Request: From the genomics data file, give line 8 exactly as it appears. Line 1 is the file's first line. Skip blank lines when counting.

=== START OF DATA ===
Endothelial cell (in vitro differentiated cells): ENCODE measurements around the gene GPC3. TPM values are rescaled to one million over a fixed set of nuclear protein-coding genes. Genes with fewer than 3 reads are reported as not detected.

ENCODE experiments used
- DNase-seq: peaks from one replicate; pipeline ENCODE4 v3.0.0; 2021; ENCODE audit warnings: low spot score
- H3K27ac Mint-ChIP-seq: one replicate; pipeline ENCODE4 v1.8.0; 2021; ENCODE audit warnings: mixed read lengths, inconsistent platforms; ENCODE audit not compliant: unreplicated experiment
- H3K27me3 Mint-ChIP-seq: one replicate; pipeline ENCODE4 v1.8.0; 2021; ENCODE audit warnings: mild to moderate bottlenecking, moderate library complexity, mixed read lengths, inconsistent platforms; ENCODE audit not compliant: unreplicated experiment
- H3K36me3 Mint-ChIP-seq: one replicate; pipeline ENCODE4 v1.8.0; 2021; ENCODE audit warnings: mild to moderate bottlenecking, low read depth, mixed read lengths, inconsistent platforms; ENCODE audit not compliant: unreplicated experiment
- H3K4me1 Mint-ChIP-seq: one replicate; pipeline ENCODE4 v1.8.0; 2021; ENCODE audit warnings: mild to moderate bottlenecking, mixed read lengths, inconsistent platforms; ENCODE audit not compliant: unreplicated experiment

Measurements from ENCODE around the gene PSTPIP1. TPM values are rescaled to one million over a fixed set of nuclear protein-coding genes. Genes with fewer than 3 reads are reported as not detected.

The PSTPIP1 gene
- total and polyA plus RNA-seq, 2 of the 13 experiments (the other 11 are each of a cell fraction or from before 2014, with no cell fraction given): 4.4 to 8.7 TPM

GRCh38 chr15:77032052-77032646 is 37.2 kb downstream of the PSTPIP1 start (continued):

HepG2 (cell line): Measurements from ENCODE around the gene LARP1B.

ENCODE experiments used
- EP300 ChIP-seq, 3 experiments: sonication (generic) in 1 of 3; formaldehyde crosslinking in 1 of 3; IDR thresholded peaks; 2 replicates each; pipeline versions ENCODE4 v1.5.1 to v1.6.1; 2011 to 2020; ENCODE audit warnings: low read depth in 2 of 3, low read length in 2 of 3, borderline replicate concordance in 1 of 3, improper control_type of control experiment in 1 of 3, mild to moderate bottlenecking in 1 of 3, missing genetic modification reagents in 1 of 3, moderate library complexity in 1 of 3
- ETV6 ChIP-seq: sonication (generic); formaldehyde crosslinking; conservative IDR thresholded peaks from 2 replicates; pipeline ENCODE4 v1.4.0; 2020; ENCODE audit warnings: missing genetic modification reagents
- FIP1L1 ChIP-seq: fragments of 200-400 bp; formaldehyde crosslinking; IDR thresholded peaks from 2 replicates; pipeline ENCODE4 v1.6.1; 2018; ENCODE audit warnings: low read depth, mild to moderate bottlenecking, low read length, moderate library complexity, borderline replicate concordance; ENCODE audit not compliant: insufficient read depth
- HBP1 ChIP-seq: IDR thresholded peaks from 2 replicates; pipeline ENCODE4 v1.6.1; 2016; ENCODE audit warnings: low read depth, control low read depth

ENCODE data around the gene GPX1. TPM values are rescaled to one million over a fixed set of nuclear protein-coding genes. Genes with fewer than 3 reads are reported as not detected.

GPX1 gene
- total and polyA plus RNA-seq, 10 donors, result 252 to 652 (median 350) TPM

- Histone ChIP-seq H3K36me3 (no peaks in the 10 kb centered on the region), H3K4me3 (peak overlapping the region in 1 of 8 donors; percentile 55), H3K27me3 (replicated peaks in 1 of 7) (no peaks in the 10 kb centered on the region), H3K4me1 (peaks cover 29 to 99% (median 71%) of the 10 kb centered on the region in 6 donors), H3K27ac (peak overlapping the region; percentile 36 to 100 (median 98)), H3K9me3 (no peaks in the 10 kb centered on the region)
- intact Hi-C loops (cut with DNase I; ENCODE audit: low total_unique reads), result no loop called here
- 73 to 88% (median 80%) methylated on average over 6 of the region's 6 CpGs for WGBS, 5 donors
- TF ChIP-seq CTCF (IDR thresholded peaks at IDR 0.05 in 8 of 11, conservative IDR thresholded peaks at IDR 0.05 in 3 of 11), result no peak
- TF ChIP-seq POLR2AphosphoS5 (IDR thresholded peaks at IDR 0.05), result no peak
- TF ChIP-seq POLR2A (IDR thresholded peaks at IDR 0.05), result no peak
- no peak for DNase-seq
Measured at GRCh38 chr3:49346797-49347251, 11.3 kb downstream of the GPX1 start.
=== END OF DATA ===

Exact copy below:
Measurements from ENCODE around the gene PSTPIP1. TPM values are rescaled to one million over a fixed set of nuclear protein-coding genes. Genes with fewer than 3 reads are reported as not detected.